The Industrial Technology Research Institute (ITRI) has long been leading the way for production 3D printing in Taiwan. The institute symbolizes Taiwan’s phenomenal transformation from a labor-intensive country to a technology intensive one. In particular, they’ve been blazing a trail in direct metal 3D printing in the jewllery sector. Recently, ITRI won the 3D printing ‘World Cup’ for metal jewellery design. The Taiwanese institute came out on top with their ‘Orchid Spirit’ design at the Singapore International Jewellery Design Competition. The hairpin design was 3D printed in titanium and then plated in gold.
But that’s just the tip of the iceberg for ITRI. They have already developed several technologies in 3D printing for the Taiwanese industry, such as – Binder Jetting (BJ), Material Jetting (MJ), Powder Bed Fusion (PBF), Material Extrusion (ME), Vat Photo-polymerization (VA), Sheet Lamination (SL), , and Directed Energy Deposition (DED). In their latest venture, they developed the first Made-in-Taiwan metal 3D printer – the AM100/AM250.
Horng Ji-bin, center director at the Additive Manufacturing and Laser Application Center at ITRI’s Southern Region Campus is a strong believer in the potential of 3D printing to transform manufacturing by making production of complex products easier and paving the way for mass customization. For the jewellery sector, he believes their new metal 3D printer is the missing ‘queen’ to rapidly developing 3D design content which is ‘king’,
“When (it’s) king plus the queen, the product will be the prince or princess. ITRI Southern Region Campus aims at providing the total solution for all the jewelry companies and designers to do its low-volume production.”
The AM100/AM250 is a metal 3D printer meant for low-volume production in jewellery. It claims to reduce production time by 50% but here’s where it really makes a splash – with a NT$10 million price tag (approx. US$ 325,000), it’s the cheapest metal 3D printer in the international market. It will surely help bridge the price-gap for metal printing and who knows, in the next few years, such technology might not be as exotic or inaccessible as it is now. For now, its there to give Taiwan an edge in the 3D printing of jewellery. Ji-bin believes such technologies are a natural way forward for the industry since, “simplifying the manufacturing process and breaking all the design barriers are advantages out of jewelry 3D printing.”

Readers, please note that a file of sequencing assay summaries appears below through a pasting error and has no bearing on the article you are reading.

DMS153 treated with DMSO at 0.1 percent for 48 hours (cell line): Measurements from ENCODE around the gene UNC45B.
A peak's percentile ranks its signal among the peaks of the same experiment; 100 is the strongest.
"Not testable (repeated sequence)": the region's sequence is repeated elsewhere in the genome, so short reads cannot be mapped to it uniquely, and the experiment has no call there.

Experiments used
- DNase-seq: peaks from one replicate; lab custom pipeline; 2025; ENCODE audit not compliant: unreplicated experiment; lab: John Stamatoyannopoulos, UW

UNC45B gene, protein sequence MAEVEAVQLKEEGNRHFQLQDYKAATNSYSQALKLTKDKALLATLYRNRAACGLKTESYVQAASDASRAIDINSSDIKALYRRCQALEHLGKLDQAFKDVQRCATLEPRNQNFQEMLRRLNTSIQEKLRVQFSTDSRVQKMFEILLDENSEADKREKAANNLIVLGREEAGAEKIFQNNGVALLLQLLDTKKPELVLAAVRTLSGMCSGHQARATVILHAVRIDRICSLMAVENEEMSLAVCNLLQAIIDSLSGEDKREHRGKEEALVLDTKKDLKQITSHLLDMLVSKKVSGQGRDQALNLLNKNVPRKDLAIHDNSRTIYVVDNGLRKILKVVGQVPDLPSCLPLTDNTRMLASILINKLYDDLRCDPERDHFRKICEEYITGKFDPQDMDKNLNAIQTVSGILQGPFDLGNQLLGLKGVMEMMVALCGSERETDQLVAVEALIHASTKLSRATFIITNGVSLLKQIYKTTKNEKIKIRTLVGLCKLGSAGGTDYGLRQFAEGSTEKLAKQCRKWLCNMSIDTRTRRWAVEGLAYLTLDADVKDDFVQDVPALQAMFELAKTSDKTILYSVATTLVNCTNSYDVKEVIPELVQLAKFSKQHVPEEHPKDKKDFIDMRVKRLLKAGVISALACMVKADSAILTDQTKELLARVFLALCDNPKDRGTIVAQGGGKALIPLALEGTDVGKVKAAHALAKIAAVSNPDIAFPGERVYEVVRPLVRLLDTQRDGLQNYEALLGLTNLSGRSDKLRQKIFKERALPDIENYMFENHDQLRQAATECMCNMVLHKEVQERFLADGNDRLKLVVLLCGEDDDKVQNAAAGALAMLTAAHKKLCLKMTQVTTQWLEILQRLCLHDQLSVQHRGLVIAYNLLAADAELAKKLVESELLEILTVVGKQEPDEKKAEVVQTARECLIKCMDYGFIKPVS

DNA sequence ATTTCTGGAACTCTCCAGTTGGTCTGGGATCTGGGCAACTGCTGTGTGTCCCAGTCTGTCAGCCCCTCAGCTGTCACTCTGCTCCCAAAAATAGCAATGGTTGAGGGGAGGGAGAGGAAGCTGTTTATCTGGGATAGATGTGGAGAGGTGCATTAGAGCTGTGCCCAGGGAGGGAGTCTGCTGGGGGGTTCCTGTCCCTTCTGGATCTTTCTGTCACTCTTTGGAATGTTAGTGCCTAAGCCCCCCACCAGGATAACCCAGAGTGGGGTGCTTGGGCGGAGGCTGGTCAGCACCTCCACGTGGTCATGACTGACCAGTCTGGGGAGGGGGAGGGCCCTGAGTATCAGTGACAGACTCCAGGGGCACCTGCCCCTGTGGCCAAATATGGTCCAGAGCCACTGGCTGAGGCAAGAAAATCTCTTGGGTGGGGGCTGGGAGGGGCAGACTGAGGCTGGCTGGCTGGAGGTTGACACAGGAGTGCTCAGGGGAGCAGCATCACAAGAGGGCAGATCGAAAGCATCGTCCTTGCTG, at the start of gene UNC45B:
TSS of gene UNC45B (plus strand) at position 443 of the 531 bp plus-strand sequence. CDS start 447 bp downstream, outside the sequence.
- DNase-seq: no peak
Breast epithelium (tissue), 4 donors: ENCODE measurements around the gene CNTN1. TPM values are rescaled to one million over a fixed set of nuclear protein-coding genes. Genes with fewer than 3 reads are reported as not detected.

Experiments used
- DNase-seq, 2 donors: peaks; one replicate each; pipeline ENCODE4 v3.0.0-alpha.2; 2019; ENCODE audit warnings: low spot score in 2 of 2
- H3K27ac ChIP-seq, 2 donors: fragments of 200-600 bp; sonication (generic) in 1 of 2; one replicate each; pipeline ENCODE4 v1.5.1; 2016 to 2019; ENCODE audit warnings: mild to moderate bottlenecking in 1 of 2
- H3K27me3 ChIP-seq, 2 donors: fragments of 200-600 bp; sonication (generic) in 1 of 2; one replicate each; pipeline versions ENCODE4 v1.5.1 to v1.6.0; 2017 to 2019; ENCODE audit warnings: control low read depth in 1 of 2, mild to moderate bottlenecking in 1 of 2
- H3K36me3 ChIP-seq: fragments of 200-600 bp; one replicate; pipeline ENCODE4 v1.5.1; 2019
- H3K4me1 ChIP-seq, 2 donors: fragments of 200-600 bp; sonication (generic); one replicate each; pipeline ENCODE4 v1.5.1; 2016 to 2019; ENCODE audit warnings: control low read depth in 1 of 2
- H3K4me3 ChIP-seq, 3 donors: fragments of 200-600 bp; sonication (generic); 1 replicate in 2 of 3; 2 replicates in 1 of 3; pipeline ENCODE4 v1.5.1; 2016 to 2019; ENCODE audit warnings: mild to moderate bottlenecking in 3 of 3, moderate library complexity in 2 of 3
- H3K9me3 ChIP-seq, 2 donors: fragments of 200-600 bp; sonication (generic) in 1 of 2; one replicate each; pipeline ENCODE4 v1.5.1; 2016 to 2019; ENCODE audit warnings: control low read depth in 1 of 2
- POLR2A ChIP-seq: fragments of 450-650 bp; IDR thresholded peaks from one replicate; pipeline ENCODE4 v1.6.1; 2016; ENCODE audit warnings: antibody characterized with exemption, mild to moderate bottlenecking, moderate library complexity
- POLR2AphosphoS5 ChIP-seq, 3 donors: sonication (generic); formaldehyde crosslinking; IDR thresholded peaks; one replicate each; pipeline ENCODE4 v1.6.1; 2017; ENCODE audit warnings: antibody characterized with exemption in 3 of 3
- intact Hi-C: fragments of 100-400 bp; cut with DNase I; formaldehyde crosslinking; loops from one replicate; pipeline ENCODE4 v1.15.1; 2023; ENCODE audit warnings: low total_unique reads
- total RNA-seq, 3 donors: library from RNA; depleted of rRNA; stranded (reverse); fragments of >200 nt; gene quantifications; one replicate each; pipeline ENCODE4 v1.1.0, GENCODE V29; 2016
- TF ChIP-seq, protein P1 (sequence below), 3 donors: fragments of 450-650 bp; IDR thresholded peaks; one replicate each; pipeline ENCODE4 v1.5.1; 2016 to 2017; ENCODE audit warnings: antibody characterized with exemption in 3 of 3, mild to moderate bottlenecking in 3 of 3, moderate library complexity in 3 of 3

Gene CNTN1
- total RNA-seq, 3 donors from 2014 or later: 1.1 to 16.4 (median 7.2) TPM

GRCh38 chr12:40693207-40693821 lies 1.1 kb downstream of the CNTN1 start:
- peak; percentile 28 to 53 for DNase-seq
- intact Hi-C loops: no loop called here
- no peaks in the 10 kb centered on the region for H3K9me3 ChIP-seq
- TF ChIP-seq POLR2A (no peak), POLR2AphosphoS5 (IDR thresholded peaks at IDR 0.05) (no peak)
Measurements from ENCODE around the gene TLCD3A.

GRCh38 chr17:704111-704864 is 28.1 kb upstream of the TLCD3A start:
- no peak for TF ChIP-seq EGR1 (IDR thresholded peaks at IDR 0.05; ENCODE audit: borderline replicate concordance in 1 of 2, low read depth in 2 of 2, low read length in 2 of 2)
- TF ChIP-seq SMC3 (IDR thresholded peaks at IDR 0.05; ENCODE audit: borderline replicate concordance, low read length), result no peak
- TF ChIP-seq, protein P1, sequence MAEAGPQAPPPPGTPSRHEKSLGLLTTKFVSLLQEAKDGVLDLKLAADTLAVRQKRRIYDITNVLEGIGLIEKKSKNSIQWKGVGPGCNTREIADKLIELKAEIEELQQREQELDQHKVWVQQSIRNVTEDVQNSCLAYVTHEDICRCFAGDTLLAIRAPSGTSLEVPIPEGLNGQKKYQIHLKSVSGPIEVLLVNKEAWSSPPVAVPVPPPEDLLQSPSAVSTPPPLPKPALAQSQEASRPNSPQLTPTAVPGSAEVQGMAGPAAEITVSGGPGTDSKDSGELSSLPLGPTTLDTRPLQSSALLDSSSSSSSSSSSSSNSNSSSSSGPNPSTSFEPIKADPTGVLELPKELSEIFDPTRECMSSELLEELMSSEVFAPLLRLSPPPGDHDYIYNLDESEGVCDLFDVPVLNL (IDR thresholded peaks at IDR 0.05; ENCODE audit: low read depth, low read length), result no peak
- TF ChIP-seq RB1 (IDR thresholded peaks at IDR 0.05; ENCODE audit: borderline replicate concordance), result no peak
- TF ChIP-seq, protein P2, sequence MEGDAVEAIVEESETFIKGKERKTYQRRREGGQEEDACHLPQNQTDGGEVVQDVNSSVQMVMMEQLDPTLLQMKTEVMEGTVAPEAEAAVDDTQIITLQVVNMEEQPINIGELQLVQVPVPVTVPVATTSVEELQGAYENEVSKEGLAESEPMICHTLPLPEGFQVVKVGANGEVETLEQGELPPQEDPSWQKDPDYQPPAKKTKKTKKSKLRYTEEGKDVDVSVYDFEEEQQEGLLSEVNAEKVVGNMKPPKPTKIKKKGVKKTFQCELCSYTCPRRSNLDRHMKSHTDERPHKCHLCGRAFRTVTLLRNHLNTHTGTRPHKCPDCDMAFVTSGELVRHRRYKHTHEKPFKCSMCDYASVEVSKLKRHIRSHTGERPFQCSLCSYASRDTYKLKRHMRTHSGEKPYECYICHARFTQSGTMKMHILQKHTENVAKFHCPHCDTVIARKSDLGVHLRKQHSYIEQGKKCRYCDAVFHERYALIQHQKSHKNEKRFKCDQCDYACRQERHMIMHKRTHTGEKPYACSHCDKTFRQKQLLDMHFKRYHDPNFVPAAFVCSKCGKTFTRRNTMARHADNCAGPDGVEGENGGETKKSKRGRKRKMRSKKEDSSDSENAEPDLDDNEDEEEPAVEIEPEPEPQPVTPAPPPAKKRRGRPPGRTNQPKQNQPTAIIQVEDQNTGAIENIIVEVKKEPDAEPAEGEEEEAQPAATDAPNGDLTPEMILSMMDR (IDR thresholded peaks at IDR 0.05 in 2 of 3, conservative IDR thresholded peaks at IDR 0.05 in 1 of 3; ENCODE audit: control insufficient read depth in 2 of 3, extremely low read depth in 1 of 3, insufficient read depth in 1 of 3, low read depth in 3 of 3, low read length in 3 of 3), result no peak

The 3D printer has a build volume of 100 x 100 x 100mm and can sinter metal powders ranging from stainless steel and titanium alloy, to cobalt chromium alloy.
It was first developed in a collaboration between ITRI, Tongtai Machine & Tool Co., Chia Yi Steel Co., & S-Tech Co. and now the AM100/AM250 will go into production at ITRI’s Southern Region Campus.
Taiwan is really foraying into the 3D printing world not just by developing the technologies themselves, but also doing it at really incredible price points. XYZprinting has done the same as ITRI with its desktop 3D printers, priced far lower than the competition. We hope these products perform just as well as the competition, because driving a fall in prices can only be a good thing for metal 3D printing, which seems to be arriving, slowly but surely, from research labs to the open market.
Correction 7/9/2015: A previous version of this article listed the price of the printer at NT$ 1 billion, but it is actually NT $10 million. The USD conversion, however, was accurate at about $325,000.